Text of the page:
Why we must work together so that everyone can get online
As Get Online Week comes to an end for another year, we reflect on the big question: how are we going to fix the digital divide? The answer lies in the power of partnerships with community, corporate and Government, writes Natasha Bright-Wray - we know we are better together and can’t do it alone.
We have partnerships with thousands of organisations who are advocates for digital inclusion. Together we work as a group with a shared mission, knowing we can have a greater impact on fixing the digital divide than if we were all acting alone.
At the heart of these partnerships is the National Digital Inclusion Network – our community partners with a shared vision – all working together, delivering a range of digital inclusion services like the National Databank. The variety of Get Online Week events has been a fantastic example of the way that members of the Network tailor their support in a way that works for their local communities.
Supporting diverse communities through local partnerships
The organisations within the National Digital Inclusion Network are as diverse as the communities they support. Digital inclusion support is delivered from fish and chip shops, libraries, co-working spaces, churches, you name it. These are trusted community spaces, places where people can go if they need help with something.
We’re proud to work with these community organisations – supporting them with our digital inclusion services, learning opportunities and grant funding (like our Fix the Digital Divide fund); as well as to host events during campaigns such as this week’s Get Online Week – with the hope of raising awareness of their services and reaching more digitally excluded people. And like all good partnerships we collaborate with advisory groups that shape our services, and spokespeople from the Network help us to raise the profile of digital exclusion on a national scale.
Hafsha Sheikh, SmartLyte in Birmingham, said: “The support we receive as members of the network is fantastic. We can now provide people with solutions that we couldn’t offer before. The team at Good Things Foundation are very professional and knowledgeable and make a real effort to understand what we do. Most importantly, they have become our friends.”
Corporate partners enabling us to do what we do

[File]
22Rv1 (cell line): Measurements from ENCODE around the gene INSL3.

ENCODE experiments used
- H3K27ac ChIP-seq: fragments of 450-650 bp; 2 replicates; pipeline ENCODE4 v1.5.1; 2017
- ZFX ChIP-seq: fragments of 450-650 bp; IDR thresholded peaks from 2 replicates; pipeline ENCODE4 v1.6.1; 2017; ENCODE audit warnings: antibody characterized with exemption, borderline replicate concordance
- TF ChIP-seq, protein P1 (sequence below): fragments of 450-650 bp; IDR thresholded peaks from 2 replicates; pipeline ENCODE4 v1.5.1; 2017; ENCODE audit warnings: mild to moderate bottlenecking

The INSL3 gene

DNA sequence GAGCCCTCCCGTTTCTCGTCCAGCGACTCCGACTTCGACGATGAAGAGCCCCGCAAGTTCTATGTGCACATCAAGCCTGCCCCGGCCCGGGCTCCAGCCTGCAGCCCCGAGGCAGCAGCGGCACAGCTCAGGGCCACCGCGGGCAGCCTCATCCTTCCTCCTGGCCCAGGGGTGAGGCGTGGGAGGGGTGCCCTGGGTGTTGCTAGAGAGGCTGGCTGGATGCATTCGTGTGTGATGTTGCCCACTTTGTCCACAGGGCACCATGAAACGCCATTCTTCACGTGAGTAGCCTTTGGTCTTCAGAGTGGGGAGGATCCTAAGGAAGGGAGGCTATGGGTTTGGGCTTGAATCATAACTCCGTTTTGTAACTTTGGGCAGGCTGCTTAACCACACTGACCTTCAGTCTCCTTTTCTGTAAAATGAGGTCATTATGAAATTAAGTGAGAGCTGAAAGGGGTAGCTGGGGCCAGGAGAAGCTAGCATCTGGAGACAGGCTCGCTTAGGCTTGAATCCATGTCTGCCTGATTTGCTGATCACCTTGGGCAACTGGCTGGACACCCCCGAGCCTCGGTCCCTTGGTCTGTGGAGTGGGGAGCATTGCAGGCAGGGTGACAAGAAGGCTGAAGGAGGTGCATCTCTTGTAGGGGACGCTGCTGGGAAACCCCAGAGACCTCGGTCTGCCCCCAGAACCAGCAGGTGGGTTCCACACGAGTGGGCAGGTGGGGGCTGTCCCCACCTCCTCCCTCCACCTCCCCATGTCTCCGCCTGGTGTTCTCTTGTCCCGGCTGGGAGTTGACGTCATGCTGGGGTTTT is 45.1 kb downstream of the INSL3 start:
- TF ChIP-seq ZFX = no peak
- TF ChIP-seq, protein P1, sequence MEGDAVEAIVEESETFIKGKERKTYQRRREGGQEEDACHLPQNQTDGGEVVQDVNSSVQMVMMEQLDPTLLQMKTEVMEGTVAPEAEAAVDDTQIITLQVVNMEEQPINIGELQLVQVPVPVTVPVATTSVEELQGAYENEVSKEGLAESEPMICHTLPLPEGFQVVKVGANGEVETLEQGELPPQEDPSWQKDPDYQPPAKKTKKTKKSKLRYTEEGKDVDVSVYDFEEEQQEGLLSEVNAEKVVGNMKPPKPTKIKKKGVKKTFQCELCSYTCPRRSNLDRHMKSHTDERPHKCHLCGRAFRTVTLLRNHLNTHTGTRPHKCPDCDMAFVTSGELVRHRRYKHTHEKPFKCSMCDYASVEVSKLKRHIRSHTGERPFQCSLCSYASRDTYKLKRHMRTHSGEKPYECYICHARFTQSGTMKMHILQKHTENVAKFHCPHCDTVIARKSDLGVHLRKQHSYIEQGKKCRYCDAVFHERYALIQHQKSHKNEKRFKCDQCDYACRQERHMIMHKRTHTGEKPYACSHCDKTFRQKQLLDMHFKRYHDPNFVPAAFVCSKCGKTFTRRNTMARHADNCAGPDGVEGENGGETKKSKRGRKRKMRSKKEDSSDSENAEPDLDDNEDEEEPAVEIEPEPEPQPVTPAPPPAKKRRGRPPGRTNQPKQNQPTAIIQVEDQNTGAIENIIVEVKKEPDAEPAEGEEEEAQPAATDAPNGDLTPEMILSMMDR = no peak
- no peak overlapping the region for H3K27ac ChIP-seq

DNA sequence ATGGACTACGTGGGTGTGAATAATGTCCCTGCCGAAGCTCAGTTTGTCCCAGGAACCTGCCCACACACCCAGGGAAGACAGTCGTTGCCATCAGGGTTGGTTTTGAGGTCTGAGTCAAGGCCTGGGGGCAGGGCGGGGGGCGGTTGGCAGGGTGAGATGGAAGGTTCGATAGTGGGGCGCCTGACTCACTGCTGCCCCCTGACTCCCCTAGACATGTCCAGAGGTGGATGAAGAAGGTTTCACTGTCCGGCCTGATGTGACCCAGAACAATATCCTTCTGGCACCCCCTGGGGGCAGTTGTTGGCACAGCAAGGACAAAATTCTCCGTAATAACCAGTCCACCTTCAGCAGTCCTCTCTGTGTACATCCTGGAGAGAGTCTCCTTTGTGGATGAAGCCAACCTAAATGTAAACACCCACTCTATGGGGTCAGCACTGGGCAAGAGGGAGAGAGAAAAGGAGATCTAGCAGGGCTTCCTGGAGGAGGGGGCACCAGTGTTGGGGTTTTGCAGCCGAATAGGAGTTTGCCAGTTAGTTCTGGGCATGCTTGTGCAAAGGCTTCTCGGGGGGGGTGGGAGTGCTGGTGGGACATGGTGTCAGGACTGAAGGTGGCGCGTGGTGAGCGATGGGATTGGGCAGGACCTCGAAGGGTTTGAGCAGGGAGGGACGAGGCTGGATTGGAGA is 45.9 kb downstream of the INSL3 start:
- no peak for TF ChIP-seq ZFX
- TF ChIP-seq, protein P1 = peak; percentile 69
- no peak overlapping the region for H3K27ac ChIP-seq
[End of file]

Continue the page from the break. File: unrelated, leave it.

But our work with the National Digital Inclusion Network is only made possible thanks to our strategic partnerships with Virgin Media O2, Vodafone and Nominet.
Our strategic partners help us catalyse change, impacting digital exclusion at a large scale. Speaking to Raconteur, Simon Feldman from Virgin Media O2 said: “When selecting a charity partner, we think about the potential impact we can have on society and people’s lives. Our three-year strategic partnership with Good Things Foundation epitomises all of this and more.
“When tackling a complex social issue like digital exclusion, finding a partner that was already embedded in a community was essential for success, so Good Things Foundation and their network were uniquely placed in this way.
“As a result, our partnership with Good Things Foundation is enabling us to offer targeted help and support directly to people in communities by offering free data via the National Databank (which is like a foodbank but for free mobile data, texts and calls) and digital skills to people who need them across the UK.”
We’re grateful that our partners can provide strategic advice and insight, bringing the best of each organisation to help solve key challenges in digital inclusion and support us in achieving our ambition.
That said, the digital divide is deepening, and we need Government action to tackle digital exclusion.
The need for Government support at all levels
Only weeks ago at political party conferences, each party outlined their plans to make the United Kingdom a digital powerhouse – with AI specialists to rival those of China and America, but with safety measures in place to protect the vulnerable.
In smaller rooms, at fringe events, those who have been left behind were discussed – the digitally excluded people, 10.2 million of which reside across the country, lacking those basic digital skills to do activities like set up an email address.
But now, the Government has shown that they lack ambition to fix the digital divide. In their 20th October response to the House of Lords digital exclusion inquiry, they acknowledged that millions of people are affected by this issue. However the Government showed no plans to refresh its decade-old digital inclusion strategy, and showed little desire to engage with recommended solutions. Their response fell flat, and we were disappointed to see a lack of action.
We must work together to fix the digital divide – for good
We’re already doing so much to fix the digital divide, along with our partners – from our strategic partnerships with Virgin Media O2, Vodafone and Nominet through to our community partners in the National Digital Inclusion Network. But with Government support, we could do so much more, and together, our work could be turbo-boosted.
We can’t fix the digital divide alone. Find out how you can get involved and help more people get online.
Read more Good Things
Research commissioned by Virgin Media O2 highlights highlights the digital skills challenges faced by the UK population and the reality of digital exclusion.